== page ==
Sedimentation under deep-sea storms

  title={Sedimentation under deep-sea storms},
  author={Charles D. Hollister and I. Nick McCave},
Fast currents, high concentrations of suspended sediment and grooved mud beds are associated with erosion in frequent abyssal storms where a fast deep mean flow is augmented (or reversed) by intense intermittent currents. This occurs about 5 km below the Gulf Stream or its rings. The waning phase of a storm results in development of bedforms and rapid deposition of a mud blanket. Several other regions of the world ocean display evidence of abyssal storm activity. 
Evidence for Sediment Eruption on Deep Sea Floor, Gulf of Mexico
Deep-tow high-resolution imagery shows that the crater is cut into a low hill surrounded by near-surface concentric faults, which may be related to mud diapirism or intrusion of gas hydrates into near- surface sediments.
Boundary current-controlled turbidite deposition: A sedimentation model for the Southern Nares Abyssal Plain, Western North Atlantic
Examination of 38 sediment cores, bottom photographs, 7,000 km of 3.5 kHz reflection profiles and other seismic data from the southern part of the Nares Abyssal Plain suggests that complex
A deep-sea sediment transport storm
Photographs taken of the sea bottom since the 1960s suggest that sediments at great depth may be actively resuspended and redistributed1. Further, it has been suspected that active
Turbulent suspension of sediments in the deep sea
  • T. Gross, A. R. Nowell
  • Environmental Science
    Philosophical Transactions of the Royal Society of London. Series A, Mathematical and Physical Sciences
  • 1990
The high-energy benthic boundary layer experiment demonstrated the existence of high energy events capable of suspending large amounts of sediment at the base of the Nova Scotian Rise. The currents
Mixed biosiliceous-terrigenous sedimentation under the Antarctic Circumpolar Current, Scotia Sea
  • C. Pudsey, J. Howe
  • Environmental Science, Geography
    Geological Society, London, Memoirs
  • 2002
Abstract Sediment supply to the Scotia Sea is controlled by the east-flowing Antarctic Circumpolar Current (ACC) with some Weddell Gyre influence in the south. Near-bottom flow is unsteady with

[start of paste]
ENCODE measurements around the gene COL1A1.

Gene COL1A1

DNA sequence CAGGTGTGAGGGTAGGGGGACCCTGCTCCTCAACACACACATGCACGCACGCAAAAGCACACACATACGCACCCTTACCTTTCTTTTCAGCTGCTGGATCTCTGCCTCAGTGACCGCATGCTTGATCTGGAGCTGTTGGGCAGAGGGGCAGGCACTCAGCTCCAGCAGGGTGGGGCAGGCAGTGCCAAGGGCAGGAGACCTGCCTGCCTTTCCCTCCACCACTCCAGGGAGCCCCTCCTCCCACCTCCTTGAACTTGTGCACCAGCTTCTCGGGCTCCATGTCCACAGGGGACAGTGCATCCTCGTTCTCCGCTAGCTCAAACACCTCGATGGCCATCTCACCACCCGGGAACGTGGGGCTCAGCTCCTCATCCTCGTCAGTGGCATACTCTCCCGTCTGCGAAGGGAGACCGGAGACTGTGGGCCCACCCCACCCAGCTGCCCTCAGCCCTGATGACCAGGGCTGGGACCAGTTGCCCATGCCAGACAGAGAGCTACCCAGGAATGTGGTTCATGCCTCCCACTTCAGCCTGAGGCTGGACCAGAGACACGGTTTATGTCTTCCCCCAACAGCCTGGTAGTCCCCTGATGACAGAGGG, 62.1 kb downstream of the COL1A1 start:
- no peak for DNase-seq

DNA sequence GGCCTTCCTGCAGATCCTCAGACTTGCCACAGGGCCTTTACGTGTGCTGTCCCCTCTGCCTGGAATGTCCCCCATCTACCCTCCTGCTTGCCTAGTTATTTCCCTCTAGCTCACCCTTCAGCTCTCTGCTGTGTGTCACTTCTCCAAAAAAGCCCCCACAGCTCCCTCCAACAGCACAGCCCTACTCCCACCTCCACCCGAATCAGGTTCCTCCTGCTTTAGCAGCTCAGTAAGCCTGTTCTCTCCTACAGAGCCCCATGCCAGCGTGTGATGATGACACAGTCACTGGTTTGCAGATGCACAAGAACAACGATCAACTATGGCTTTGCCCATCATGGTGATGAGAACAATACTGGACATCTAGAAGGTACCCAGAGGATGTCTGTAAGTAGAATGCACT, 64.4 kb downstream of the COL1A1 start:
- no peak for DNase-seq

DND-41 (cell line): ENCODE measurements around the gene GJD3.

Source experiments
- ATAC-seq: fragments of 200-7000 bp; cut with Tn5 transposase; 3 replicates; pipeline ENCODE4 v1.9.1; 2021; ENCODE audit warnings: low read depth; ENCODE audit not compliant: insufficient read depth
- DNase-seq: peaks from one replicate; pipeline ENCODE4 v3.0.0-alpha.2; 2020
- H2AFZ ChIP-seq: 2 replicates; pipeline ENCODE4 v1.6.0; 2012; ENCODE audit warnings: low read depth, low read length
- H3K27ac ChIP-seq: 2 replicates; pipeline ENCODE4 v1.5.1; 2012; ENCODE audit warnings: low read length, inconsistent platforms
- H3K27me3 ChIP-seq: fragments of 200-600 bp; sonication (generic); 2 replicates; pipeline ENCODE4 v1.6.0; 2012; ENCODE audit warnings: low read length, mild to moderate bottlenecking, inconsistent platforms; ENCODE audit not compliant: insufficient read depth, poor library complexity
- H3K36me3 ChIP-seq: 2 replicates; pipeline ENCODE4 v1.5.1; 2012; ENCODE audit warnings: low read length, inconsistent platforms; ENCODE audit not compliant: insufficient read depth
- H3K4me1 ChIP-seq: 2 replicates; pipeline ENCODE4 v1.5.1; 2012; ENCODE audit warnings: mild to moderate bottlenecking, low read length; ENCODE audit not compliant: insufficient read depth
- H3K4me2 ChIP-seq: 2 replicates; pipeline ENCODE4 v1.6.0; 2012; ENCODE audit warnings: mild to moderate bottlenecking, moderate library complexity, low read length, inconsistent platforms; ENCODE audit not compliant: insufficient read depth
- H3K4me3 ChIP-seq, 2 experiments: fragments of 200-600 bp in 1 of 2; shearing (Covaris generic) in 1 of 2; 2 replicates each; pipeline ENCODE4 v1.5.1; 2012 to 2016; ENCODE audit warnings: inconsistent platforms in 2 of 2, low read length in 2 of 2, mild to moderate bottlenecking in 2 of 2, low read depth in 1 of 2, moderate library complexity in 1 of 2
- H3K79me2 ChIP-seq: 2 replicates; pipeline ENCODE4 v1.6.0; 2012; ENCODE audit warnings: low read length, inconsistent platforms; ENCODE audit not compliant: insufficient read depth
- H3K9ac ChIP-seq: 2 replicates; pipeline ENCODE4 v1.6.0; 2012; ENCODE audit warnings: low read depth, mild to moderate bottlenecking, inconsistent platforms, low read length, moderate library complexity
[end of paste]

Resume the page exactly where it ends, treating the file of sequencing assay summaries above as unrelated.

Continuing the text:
Observations of a fast burst of the deep western boundary undercurrent and sediment transport in South Wilmington Canyon from DSRVAlvin
On October 3 and 4, 1986, DSRVAlvin dives encountered a strong current at 2,300 m in South Wilmington Canyon. The current, estimated at 1 knot, transported surficial sediment and constructed and
Instability-Driven Benthic Storms below the Separated Gulf Stream and the North Atlantic Current in a High-Resolution Ocean Model
Benthic storms are important for both the energy budget of the ocean and for sediment resuspension and transport. Using 30 years of output from a high-resolutionmodel of the NorthAtlantic, it is


Anomalous Bottom Water South of the Grand Banks Suggests Turbidity Current Activity
Highly turbid bottom water at the margin of the Sohm Abyssal Plain was identified by its temperature, salinity, and oxygen content as originating upslope on the continental rise, suggesting a turbidity current as the agent bringing this water downslope.
Benthic storms: temporal variability in a deep-ocean nepheloid layer.
Time series measurements of light scattering were made for 2(1/2) months at 20 meters above the bottom in the western North Atlantic. The highest values recorded with the nephelometer exceeded all
Correlation Between Surface Gulf Stream and Bottom Flow New 5000 Meters Depth
Abstract Spectral analyses of three long-term (8 months), deep (∼5 km), current-meter records located on the Scotian Rise (∼40°N, 62°W) and a time series of the average northerly position of the
Influences of Norwegian Sea overflow water on sedimentation in the northern North Atlantic and Labrador Sea
Reflection profiles and hydrographic data indicate that sedimentation in parts of the northernmost Atlantic and in the Labrador basin has been largely governed by the movement of bottom water derived
Excepftonally Strong Near-Bottom Flows on the Continental Rise of Nova Scotia
Recent current velocity measurements across the lower continental rise of Nova Scotia show a deep equatorwardflow with speeds (maximum, 73 centimeters per second) among the highest recorded for the
Shaping of the Continental Rise by Deep Geostrophic Contour Currents
Geostrophic contour-following bottom currents involved in the deep thermohaline circulation of the world ocean appear to be the principal agents which control the shape of the continental rise and
New evidence for occurrence of debris flow deposits in the deep sea
Clearly defined debris flow deposits generated by a large sediment slide or slides off the Spanish Sahara have been identified on the lower continental rise west of the Canary Islands. The debris
Bathymetry, Microphysiography and Reflectivity Characteristics of the West African Margin Between Sierra Leone and Mauritania
This report maps and analyzes the bathymetry and seafloor reflectivity characteristics along the northwest African margin between 3° and 23°N. The bathymetric trends strongly suggest that the